wed 26/01/2022

DVD: High Rise | reviews, news & interviews

DVD: High Rise

DVD: High Rise

Adaptation of JG Ballard's dystopian thriller let down by surface brilliance

Tom Hiddleston as brain scientist Laing

Ben Wheatley is a one-off, drawing on his experience in commercials and taste for wacky comedy. He does art house with a surreal twist, crafting a fast-paced montage of disjointed yet interrelated images and sequences that suit the cut-up universe imagined by author JG Ballard, in his dark and satirical vision of a modern world in terminal decay.

The brain scientist and psychologist Laing, played with disarming cool by Tom Hiddleston, moves into a residential high rise, in which the rich swan around in the upper storeys and lesser mortals have to make do with the lower floors. The film is set in the 1970s, but re-imagined as an urban planner’s fantasy, with time out of joint. We are back to the future, as a dream of a better world.

The dream – the brainchild of megalomaniac architect Royal, a suitably decadent turn by a white-clad Jeremy Irons – morphs into nightmare: the various inhabitants of the tower-block turn on each other. Every building that reaches for the sky, cut off from the ground around it, is hard-wired for self-destruction, as if hubris inevitably requires its own nemesis. High Rise joins other tower block movies (Metropolis, Die Hard and The Fountainhead come to mind) in conjuring the light and dark aspects of master-building and egomania.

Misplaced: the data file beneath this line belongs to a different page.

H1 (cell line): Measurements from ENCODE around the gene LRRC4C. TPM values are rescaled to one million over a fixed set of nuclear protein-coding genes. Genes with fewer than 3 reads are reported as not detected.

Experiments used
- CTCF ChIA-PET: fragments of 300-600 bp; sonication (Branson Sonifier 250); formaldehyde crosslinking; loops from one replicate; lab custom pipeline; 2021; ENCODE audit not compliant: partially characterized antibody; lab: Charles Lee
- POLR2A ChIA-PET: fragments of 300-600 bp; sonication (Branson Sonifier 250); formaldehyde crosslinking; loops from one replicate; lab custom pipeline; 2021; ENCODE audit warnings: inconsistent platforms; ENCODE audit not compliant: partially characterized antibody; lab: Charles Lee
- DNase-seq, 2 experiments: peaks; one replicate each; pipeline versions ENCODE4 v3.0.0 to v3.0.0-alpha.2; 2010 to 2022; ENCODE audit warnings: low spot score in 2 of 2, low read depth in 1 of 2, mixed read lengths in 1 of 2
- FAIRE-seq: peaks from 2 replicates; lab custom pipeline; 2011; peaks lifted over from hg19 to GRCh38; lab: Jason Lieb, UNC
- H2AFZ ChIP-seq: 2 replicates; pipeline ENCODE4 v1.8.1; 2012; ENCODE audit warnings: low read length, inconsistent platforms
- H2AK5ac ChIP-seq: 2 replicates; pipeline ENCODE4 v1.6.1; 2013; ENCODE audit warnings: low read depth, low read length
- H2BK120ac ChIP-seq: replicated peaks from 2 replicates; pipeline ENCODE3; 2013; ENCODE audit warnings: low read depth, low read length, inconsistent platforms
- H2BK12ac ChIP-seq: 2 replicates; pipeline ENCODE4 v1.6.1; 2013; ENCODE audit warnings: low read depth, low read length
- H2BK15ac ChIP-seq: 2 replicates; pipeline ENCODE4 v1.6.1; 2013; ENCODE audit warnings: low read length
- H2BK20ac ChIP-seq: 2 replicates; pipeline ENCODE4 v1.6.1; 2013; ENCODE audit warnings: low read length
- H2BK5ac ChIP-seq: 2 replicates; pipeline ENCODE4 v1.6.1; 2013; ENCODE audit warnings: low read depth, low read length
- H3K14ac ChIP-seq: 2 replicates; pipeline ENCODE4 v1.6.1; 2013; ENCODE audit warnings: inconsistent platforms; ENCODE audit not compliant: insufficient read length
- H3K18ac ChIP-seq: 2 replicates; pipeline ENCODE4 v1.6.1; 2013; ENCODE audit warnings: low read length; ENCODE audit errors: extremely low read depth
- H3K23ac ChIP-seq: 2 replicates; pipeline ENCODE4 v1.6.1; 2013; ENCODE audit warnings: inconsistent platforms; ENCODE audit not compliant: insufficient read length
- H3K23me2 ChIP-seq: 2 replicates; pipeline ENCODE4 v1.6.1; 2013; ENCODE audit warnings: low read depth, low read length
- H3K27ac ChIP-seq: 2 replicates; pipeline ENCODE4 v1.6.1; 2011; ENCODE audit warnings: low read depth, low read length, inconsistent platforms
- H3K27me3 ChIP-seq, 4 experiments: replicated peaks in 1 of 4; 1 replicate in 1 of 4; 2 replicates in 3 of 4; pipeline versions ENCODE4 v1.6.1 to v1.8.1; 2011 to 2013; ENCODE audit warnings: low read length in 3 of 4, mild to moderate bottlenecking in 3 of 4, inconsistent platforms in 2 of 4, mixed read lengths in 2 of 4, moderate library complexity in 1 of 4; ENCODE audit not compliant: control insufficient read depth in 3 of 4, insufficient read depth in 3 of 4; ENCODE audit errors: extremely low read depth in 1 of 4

Wheatley’s film was adapted from the Ballard novel by his wife Amy Jump. They also – unusually for a big movie – edited the film themselves. This is evident in the frequent intercutting of storylines, evoking the labyrinthine twists and turns of madness or drug-fuelled consciousness.

The film is visually stunning, and the performances all excellent. But, as with much British cinema that has grown out of the surrealism that characterises the aesthetic of advertising, effect and style all too often overshadow content, and the result is sadly lacking in emotion. It is perhaps ironic that a film drawn from the work of a writer who was such a critic of the consumer society should be undermined by some of the ultimately superficial story-telling techniques and surface brilliance of the medium at the heart of the consumerist experience.

Effect and style all too often overshadow content, and the result is sadly lacking in emotion


Editor Rating: 
Average: 3 (1 vote)

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